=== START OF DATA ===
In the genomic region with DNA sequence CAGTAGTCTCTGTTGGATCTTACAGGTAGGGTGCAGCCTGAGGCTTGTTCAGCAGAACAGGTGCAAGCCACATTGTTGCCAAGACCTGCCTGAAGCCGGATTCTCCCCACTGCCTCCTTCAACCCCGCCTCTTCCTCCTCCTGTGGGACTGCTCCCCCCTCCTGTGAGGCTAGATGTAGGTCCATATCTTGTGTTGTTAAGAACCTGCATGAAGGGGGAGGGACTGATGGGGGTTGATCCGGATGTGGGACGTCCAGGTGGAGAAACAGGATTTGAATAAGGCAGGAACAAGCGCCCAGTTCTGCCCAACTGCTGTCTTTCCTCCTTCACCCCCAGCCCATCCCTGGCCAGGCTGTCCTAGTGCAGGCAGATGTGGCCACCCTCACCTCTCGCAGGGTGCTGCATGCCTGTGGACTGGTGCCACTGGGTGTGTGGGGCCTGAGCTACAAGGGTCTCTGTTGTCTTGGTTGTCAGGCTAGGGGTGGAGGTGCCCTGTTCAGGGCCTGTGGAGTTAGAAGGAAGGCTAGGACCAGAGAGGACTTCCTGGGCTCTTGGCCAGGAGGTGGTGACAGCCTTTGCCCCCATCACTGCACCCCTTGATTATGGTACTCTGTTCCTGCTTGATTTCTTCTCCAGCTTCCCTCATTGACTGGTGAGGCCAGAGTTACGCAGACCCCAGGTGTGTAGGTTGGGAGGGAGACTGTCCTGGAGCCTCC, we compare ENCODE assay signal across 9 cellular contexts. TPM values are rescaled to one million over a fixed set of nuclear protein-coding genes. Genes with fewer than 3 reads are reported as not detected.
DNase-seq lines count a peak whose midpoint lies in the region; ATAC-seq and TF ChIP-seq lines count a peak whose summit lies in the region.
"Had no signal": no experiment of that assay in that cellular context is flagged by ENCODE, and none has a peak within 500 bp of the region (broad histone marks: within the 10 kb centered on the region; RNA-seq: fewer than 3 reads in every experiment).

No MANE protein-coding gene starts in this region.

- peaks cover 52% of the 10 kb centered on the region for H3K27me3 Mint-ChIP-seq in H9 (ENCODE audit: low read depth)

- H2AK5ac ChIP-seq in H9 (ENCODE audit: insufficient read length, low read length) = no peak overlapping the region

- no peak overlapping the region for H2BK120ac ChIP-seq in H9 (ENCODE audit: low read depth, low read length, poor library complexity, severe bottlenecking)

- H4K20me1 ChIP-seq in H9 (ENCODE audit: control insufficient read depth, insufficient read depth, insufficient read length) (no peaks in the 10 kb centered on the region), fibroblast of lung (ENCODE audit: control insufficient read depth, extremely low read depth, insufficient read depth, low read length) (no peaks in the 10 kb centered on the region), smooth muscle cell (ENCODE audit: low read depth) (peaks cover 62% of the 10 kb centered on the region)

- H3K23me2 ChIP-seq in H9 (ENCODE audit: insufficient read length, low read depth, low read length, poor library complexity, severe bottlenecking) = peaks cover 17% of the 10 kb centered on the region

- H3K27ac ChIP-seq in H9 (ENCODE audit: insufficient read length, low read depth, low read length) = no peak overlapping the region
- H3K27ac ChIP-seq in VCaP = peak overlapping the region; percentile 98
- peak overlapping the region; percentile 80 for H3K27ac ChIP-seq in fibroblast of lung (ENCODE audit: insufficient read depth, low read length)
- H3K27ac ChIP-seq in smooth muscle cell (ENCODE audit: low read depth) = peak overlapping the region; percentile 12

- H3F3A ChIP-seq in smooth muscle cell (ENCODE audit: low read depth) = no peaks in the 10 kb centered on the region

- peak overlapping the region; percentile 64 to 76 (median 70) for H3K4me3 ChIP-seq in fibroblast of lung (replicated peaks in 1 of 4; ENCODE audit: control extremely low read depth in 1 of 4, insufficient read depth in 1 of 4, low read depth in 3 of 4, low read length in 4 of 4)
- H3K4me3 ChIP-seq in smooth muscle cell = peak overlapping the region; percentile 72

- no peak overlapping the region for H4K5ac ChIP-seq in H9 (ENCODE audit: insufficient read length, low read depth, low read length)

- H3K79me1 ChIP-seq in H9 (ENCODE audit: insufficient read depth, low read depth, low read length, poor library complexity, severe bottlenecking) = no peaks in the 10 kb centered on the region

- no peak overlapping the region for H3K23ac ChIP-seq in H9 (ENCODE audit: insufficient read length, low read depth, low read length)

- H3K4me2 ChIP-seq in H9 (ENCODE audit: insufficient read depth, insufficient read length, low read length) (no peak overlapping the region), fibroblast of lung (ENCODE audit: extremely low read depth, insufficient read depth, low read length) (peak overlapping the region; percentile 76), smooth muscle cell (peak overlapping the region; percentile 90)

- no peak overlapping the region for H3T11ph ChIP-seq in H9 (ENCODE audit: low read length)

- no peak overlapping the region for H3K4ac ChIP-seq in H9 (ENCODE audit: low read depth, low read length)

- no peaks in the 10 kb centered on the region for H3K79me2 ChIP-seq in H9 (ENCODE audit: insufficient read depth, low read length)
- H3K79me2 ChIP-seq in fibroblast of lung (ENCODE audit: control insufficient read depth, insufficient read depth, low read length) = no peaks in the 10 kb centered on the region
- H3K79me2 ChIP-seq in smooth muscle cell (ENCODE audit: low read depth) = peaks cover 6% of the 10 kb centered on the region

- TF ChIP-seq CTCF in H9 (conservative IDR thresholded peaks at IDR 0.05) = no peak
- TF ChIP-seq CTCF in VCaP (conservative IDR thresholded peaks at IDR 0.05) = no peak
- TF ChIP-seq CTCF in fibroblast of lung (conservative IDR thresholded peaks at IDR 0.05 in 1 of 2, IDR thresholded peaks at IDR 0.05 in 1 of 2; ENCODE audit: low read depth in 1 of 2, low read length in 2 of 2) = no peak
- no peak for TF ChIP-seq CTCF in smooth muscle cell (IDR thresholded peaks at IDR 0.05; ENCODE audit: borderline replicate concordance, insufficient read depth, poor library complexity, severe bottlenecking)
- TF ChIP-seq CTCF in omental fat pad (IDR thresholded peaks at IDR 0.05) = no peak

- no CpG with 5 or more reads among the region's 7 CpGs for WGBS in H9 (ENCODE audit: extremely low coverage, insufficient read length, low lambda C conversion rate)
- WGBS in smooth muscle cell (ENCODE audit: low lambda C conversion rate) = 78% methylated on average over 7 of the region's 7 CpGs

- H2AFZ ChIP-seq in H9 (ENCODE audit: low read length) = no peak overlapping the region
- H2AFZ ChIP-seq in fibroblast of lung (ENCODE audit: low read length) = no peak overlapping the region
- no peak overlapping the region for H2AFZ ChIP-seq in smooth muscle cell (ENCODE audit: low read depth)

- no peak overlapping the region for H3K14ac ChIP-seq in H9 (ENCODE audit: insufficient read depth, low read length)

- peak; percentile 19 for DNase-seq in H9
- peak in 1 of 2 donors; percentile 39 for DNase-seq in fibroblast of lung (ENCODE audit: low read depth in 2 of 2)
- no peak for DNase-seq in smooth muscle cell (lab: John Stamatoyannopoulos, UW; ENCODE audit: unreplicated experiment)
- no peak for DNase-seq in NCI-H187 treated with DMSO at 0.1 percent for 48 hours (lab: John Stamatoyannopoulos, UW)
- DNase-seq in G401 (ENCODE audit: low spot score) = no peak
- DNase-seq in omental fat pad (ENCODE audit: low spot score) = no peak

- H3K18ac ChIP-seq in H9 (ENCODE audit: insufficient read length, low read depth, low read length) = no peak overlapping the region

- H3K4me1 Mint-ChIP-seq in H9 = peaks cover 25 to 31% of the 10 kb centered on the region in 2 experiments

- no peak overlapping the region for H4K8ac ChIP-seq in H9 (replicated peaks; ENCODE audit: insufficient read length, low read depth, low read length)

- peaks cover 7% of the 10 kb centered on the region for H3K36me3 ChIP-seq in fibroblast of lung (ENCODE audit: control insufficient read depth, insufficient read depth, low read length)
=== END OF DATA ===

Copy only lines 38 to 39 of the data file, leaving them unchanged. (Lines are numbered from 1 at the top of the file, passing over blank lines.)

- peak in 1 of 2 donors; percentile 39 for DNase-seq in fibroblast of lung (ENCODE audit: low read depth in 2 of 2)
- no peak for DNase-seq in smooth muscle cell (lab: John Stamatoyannopoulos, UW; ENCODE audit: unreplicated experiment)